Written by Senator Jack Martins Thursday, 15 May 2014 00:00
I somehow blew up my brother-in-law’s power washer last week. I don’t know how it happened, but you know the feeling. You try never to borrow anything but when you finally do, not 20 minutes in, the otherwise indestructible machinery that’s been well-used for 15 years suddenly and inexplicably starts sputtering and belching smoke like a wounded Godzilla.
It’s a shame too. I was trucking right along, smoothly blasting away muck and grime and basking in the glow of my rejuvenated siding when I suddenly heard a bolt blow clean off the side of the machine. So my meticulously planned three-hour task turned into a full-day excursion as I headed to the Home Depot to educate myself on the wide world of power washers and where I bought new ones for both my brother-in-law and myself. Lesson one: better not to borrow anything expensive, for Murphy’s Law will surely intervene.
But that old adage aside, my column is actually about the process. If you’ve ever used a power washer you know how strangely satisfying the experience can be. To be sure, it’s slow and tedious work that requires careful attention so as not to let the water’s force damage what you’re cleaning. But as you progress inch by monotonous inch, you’re rewarded with a renewed surface gleaming back at you. And if you’re like me, you occasionally power the washer down to step back, admire your work, and reassess the details of your approach.
In reality, this is precisely how so many of life’s challenges have to be managed. I think power washing might be the perfect chore by which to teach our teenagers the value of slow and sustained effort. It’s also what came to mind this past week as I spoke at the WOR Business Breakfast at the Jericho Terrace. I was invited by WOR and CNBC contributor Ron Insana to speak with more than 100 local business owners about the business environment and what’s being done to help it flourish.
I asked Richard Bivone, Nassau Chairman of the Long Island Business Council and Nick Terzulli, Director of Business Development at the Nassau County Industrial Development Agency (IDA) to join us. The session immediately took off because our passionate business owners have no problems telling you what needs improvement. But that’s the kind of honest discussion that has been lacking in New York’s business policy-making for far too long. In the past, officials took businesses for granted and let New York City special interests dictate the discussion.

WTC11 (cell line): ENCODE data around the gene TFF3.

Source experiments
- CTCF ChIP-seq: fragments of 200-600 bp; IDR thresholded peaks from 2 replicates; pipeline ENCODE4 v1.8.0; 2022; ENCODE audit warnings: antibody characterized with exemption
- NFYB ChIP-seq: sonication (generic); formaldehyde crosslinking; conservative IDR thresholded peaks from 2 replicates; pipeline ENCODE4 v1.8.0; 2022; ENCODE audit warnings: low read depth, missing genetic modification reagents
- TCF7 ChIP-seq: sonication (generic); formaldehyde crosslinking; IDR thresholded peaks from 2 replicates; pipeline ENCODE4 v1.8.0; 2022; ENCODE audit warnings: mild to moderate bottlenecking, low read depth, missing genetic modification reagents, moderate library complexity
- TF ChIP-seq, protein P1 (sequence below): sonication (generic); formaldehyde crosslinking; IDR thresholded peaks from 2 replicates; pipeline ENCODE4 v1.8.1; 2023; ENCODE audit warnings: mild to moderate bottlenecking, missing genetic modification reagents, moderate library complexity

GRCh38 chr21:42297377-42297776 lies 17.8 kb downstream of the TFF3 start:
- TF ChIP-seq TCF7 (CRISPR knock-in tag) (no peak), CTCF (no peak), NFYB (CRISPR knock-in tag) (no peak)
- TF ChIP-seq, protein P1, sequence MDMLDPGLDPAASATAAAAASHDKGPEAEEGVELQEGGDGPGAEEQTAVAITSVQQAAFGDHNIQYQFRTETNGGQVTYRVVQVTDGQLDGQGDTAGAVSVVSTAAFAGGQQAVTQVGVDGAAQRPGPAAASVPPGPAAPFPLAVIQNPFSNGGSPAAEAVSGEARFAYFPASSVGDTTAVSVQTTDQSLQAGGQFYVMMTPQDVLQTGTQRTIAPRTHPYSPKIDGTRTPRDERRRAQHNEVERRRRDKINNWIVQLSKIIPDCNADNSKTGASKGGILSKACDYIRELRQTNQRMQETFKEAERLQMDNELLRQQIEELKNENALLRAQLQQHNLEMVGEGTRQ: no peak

We all agreed though that we’re finally turning that corner. We’ve delivered on-time, balanced budgets with no business or personal tax increases. We cut personal income taxes to their lowest level in over 50 years, kept state spending to less than 2 percent growth and even established a real property tax cap. In essence, we’ve maintained state finances much as a successful business would maintain its own.
But we also agreed that we have to strike while the iron is hot and incentivize existing businesses to stay, while convincing new ones to open in New York. That simply can’t be done until we tackle New York’s notoriously excessive regulations. I’ve already reviewed thousands of pages of what appear to be ambiguous and often duplicative regulations, but untangling this mess, with an eye toward simplification is very appealing to me. Much like the power washer, it’s slow and steady work, taken inch by painstaking inch. The reward will be an attractive business environment that’s better for all working people.
I’ll be hosting a series of Senate hearings where business people can share their insights and expertise. Just like this week’s WOR breakfast, the more frank the discussions, the better. In the meantime, I urge any small business or would be start-ups to reach out to the Long Island Business Council (516-396-0600) and the IDA (516-571-1945). These are business people just like you, and they’re dedicated to helping in whatever way they can.
Wednesday, 20 August 2014 00:00
The nine-story apartment building at 250 Old Country Road is rising on schedule, according to developers. Lake Success-based Lalezarian Developers is constructing a nine-story, 315-unit complex at the site.
Kevin Lalezarian estimated the project is about 20 percent complete.
“Our foundation is nearly complete,” Lalezarian said. “Our superstructure is proceeding. That’s the main thing happening right now.”
Saturday, 16 August 2014 00:00
The Mineola Fire Department is looking to replace its Company Two engine, Truck 168. The truck is 25 years old, consisting of an articulating boom and bucket.
A new truck would cost upwards of $1 million, fire reps said.
“The current truck has served the village well for many years, but is in need of replacement,” Chief of Department Jeff Clark said.
Thursday, 14 August 2014 00:00
The Mineola Hurricanes recently swept the Smithtown Bulls recently pounded the Smithtown Bulls in two games, winning 9-1and 6-1 at Brady Field in Smithtown. In game one, Chris Marotta brought the heat against the Bulls.
Smithtown managed just one hit off of Marotta, who allowed no earned runs, walked two and struck out eight during his five innings of work. The Bulls jumped out to an early 1-0 lead in the bottom of the first inning.
Thursday, 14 August 2014 00:00
Had college lacrosse burst onto the scene one generation earlier, one local resident would have become a household name within the inner circles. Settling for three National Championships and a professional contract, however, is not a bad consolation prize.
Alex Rosier can now add one more accomplishment to the resume, nearly 20 years after his college career ended.